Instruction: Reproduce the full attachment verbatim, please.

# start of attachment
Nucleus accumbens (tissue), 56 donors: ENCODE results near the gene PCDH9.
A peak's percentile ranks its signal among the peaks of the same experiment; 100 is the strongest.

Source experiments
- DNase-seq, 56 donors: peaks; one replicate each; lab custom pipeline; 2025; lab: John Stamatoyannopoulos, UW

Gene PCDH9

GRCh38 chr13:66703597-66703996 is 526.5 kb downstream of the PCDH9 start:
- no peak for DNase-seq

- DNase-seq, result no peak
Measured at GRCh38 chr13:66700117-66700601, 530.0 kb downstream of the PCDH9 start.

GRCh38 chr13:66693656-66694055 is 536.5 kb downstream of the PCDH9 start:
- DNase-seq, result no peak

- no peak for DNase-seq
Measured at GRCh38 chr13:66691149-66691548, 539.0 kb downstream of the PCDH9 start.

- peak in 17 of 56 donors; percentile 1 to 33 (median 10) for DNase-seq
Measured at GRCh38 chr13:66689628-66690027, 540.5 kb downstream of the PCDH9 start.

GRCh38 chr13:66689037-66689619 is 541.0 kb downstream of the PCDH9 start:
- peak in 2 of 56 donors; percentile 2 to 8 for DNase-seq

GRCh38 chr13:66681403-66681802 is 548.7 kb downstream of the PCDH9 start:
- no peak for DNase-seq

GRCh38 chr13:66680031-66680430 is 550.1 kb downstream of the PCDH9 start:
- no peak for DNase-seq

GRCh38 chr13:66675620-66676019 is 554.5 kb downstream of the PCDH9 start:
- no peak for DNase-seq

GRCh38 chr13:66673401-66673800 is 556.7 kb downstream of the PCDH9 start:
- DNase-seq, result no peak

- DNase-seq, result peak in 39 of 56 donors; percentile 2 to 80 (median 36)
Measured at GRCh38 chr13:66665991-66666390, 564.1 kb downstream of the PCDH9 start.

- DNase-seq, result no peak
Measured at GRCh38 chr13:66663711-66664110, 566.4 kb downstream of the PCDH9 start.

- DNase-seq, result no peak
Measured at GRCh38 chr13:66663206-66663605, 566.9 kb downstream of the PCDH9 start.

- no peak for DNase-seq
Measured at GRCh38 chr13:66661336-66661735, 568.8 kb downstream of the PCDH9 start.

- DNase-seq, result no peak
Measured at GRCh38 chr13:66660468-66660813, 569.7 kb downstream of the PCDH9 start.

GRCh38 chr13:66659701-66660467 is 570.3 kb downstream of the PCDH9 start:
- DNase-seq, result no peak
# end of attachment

Nucleus accumbens (tissue), 56 donors: ENCODE results near the gene PCDH9.
A peak's percentile ranks its signal among the peaks of the same experiment; 100 is the strongest.

Source experiments
- DNase-seq, 56 donors: peaks; one replicate each; lab custom pipeline; 2025; lab: John Stamatoyannopoulos, UW

Gene PCDH9

GRCh38 chr13:66703597-66703996 is 526.5 kb downstream of the PCDH9 start:
- no peak for DNase-seq

- DNase-seq, result no peak
Measured at GRCh38 chr13:66700117-66700601, 530.0 kb downstream of the PCDH9 start.

GRCh38 chr13:66693656-66694055 is 536.5 kb downstream of the PCDH9 start:
- DNase-seq, result no peak

- no peak for DNase-seq
Measured at GRCh38 chr13:66691149-66691548, 539.0 kb downstream of the PCDH9 start.

- peak in 17 of 56 donors; percentile 1 to 33 (median 10) for DNase-seq
Measured at GRCh38 chr13:66689628-66690027, 540.5 kb downstream of the PCDH9 start.

GRCh38 chr13:66689037-66689619 is 541.0 kb downstream of the PCDH9 start:
- peak in 2 of 56 donors; percentile 2 to 8 for DNase-seq

GRCh38 chr13:66681403-66681802 is 548.7 kb downstream of the PCDH9 start:
- no peak for DNase-seq

GRCh38 chr13:66680031-66680430 is 550.1 kb downstream of the PCDH9 start:
- no peak for DNase-seq

GRCh38 chr13:66675620-66676019 is 554.5 kb downstream of the PCDH9 start:
- no peak for DNase-seq

GRCh38 chr13:66673401-66673800 is 556.7 kb downstream of the PCDH9 start:
- DNase-seq, result no peak

- DNase-seq, result peak in 39 of 56 donors; percentile 2 to 80 (median 36)
Measured at GRCh38 chr13:66665991-66666390, 564.1 kb downstream of the PCDH9 start.

- DNase-seq, result no peak
Measured at GRCh38 chr13:66663711-66664110, 566.4 kb downstream of the PCDH9 start.

- DNase-seq, result no peak
Measured at GRCh38 chr13:66663206-66663605, 566.9 kb downstream of the PCDH9 start.

- no peak for DNase-seq
Measured at GRCh38 chr13:66661336-66661735, 568.8 kb downstream of the PCDH9 start.

- DNase-seq, result no peak
Measured at GRCh38 chr13:66660468-66660813, 569.7 kb downstream of the PCDH9 start.

GRCh38 chr13:66659701-66660467 is 570.3 kb downstream of the PCDH9 start:
- DNase-seq, result no peak